I’m sorry, but what an utter fail. Whoever decided to authorize/mandate the automatic in this iteration of the car should be fired. The whole point is to improve engagement, feel, and excitement of the car with the NISMO add-ons, and then they neuter the whole thing with the auto. Yes, F1 cars use paddle shifters, but I’m not going to be hitting Eau Rouge at 175mph in top gear anytime soon, running through nine gears using paddle shifters while negotiating my freeway onramp is frankly annoying, so they’ll rarely if ever get used after the first week. Actually, no, they won’t even get used that much as the car would be off the list already without being considered (not that I’m in the market anyway). I’ll just point and laugh at the guy driving a Nismo Z now, knowing he might as well be driving a Silverado.
    And if semiconductors or the lack thereof are the issue, I’d imagine a manual gearbox uses less of them than a flappy paddle automatic.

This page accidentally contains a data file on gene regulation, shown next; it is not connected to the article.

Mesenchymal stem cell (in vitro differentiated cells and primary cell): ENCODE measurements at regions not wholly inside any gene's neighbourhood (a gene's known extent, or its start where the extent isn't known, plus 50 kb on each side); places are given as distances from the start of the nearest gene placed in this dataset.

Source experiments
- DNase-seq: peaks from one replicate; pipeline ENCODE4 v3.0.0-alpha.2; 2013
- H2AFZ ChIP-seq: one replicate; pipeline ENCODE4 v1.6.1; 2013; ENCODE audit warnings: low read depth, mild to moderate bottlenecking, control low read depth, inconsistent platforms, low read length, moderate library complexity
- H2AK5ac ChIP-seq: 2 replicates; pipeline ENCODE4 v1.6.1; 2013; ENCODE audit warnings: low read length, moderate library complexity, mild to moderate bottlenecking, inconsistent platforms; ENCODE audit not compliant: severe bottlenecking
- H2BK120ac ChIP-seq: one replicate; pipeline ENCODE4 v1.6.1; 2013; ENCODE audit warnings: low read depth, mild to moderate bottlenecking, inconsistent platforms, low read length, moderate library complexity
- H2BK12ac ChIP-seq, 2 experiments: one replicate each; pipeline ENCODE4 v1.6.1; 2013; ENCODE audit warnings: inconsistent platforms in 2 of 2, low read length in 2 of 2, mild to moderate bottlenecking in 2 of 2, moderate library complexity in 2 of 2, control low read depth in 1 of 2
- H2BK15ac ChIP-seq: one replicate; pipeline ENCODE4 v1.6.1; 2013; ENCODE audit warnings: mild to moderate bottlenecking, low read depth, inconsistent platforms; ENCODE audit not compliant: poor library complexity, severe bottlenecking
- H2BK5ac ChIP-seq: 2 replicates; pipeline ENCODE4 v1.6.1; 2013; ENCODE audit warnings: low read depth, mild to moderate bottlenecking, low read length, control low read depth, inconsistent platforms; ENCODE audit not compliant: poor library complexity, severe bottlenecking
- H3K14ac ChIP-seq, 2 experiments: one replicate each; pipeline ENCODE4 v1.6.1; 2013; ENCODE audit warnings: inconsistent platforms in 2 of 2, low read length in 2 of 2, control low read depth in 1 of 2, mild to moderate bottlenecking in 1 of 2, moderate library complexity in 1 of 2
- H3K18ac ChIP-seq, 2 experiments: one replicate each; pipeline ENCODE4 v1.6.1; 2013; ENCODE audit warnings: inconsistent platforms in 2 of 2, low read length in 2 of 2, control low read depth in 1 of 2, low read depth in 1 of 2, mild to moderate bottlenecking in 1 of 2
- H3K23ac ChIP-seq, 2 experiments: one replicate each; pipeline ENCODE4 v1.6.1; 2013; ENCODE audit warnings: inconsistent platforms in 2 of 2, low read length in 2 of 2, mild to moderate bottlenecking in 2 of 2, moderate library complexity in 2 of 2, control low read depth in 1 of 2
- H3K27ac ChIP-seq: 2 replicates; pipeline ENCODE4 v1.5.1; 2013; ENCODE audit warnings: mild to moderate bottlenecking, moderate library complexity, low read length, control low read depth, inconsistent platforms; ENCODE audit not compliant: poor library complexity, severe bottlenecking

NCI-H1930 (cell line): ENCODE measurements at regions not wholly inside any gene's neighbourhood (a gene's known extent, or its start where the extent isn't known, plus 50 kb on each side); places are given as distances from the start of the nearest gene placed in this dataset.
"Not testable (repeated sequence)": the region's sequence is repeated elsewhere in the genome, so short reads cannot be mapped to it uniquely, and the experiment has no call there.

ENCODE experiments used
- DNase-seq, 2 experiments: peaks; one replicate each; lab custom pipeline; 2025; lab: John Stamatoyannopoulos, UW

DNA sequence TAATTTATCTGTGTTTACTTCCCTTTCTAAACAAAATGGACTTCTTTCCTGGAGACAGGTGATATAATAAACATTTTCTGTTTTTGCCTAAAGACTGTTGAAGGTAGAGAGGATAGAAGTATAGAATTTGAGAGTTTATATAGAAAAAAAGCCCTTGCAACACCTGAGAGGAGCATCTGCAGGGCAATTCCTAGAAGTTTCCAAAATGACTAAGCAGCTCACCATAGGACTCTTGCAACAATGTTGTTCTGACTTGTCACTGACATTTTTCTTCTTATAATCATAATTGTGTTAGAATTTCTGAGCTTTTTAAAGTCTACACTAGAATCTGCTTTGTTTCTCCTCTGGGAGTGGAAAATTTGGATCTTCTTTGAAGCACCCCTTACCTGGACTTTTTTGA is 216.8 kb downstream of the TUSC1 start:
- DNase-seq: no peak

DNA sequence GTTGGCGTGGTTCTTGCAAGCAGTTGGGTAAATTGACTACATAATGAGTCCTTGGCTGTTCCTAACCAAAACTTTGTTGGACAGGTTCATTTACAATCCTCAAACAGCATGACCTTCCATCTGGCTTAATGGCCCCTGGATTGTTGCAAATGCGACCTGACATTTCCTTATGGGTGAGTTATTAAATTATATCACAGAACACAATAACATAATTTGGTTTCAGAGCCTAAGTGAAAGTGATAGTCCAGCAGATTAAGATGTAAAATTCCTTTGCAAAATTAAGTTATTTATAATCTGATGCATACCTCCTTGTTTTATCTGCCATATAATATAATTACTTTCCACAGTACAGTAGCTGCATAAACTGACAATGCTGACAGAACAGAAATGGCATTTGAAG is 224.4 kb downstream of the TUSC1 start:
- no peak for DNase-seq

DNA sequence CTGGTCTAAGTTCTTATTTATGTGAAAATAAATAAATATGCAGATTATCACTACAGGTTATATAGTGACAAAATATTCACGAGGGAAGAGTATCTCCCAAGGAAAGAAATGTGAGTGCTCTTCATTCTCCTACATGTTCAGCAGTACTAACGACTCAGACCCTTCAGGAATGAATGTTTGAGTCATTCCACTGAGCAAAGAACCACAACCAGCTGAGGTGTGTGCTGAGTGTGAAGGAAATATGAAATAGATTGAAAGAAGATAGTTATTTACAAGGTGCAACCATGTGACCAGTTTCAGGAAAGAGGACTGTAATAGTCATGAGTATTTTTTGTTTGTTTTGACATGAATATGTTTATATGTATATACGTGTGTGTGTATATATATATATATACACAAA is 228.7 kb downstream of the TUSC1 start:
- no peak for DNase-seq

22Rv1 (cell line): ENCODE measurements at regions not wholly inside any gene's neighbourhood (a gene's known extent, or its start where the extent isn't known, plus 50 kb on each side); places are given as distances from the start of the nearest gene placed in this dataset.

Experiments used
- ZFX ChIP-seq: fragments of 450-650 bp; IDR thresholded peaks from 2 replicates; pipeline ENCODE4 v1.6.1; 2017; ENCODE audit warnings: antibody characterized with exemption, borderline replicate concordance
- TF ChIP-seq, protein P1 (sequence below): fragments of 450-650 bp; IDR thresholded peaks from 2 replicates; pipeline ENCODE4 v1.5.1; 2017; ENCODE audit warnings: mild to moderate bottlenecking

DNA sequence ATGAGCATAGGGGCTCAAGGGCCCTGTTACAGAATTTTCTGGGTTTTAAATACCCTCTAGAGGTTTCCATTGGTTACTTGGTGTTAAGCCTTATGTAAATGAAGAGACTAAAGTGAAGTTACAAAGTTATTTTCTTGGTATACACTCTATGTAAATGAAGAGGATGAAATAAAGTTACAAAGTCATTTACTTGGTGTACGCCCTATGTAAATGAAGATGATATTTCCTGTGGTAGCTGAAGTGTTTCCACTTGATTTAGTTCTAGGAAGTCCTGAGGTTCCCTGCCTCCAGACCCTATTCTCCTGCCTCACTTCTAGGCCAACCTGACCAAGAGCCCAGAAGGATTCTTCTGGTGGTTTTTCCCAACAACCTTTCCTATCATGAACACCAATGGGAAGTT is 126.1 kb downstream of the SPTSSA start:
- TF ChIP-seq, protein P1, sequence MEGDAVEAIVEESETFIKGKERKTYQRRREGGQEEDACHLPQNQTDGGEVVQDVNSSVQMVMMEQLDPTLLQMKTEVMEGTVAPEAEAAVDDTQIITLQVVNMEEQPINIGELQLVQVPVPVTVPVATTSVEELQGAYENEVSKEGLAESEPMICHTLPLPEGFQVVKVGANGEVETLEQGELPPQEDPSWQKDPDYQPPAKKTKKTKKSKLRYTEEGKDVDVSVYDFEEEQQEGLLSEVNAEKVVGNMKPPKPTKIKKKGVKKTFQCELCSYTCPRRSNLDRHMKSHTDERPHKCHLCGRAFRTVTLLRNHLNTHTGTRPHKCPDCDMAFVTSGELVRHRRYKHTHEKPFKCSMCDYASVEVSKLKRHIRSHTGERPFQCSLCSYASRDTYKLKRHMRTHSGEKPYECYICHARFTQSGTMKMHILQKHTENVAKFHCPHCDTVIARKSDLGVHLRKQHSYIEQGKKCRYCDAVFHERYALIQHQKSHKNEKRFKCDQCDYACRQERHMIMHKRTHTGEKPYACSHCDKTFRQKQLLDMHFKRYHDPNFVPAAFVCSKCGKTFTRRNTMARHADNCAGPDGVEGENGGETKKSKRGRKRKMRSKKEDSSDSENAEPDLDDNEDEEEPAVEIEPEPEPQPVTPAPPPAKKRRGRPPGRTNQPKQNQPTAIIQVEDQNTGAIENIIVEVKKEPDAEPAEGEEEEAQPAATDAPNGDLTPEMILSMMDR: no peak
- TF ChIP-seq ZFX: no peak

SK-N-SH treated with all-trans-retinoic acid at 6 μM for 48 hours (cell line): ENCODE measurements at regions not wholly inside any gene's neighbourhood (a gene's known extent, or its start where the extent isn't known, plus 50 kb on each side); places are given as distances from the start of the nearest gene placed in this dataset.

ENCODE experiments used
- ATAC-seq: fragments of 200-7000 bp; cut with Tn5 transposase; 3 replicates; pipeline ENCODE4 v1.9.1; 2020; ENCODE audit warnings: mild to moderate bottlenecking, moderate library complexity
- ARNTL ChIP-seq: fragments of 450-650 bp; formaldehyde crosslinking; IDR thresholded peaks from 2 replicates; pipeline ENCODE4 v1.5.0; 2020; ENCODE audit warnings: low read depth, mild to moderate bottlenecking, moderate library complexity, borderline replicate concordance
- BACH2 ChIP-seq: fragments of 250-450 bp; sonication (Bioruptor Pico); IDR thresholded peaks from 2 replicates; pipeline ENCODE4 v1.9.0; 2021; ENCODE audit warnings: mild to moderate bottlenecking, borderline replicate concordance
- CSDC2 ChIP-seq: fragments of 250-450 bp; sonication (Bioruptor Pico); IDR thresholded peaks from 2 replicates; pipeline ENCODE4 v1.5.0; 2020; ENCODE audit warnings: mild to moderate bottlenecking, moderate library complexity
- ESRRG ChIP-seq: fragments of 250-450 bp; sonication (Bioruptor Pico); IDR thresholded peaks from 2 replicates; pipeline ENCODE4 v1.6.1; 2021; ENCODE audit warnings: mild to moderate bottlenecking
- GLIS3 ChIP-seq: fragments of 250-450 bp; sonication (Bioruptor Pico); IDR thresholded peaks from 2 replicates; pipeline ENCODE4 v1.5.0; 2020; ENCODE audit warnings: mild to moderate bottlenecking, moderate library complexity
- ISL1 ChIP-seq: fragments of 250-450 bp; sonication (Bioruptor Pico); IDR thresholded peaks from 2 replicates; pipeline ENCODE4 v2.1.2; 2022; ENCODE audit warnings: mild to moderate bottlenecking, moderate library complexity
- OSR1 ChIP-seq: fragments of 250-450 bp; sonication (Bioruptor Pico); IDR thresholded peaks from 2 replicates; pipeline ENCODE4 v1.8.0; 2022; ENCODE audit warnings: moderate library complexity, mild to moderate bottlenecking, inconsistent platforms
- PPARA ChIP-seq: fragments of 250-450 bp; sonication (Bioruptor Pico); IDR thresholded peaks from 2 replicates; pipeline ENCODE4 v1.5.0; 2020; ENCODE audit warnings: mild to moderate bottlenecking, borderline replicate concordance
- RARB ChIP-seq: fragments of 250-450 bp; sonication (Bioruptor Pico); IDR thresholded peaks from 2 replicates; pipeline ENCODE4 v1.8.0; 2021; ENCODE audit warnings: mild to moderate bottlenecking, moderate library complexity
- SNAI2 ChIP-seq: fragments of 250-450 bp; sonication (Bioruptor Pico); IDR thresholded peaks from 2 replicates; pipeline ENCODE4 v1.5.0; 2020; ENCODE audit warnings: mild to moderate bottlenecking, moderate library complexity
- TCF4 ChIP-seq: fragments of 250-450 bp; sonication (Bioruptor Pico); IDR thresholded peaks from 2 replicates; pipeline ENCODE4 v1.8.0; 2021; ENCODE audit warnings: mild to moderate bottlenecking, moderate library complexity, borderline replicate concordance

3. BlitzPig says:

    I’m with Jim Klein here. What a complete fail this is. Nissan remains the rental car manufacturer to the world because of stupid decisions like this. Whenever I drive past my local Nissan dealer I have to shake my head in wonder and disgust. There isn’t one vehicle in their entire US lineup that I would consider owning now.

  4. Ray Raible says:

    l’m sorry I will stay with my 70 240, NISSAN get your heads out of wallets and use your brains (talents) to make changes.

  5. CycoPablo says:

    This is what’s afflicted so many risk-averse players in recent times, Honda included.
    Fact is, they have enough trouble being competitive against cheaper competition, never mind being profitable, on the bread-and-butter stuff.

    So in that context, the “sporty” stuff must be viewed through the lens of compromise in the name of mass-appeal. To keep exposing themselves to component supply shortages is to commit hara-kiri on the world stage.
    Such a shame.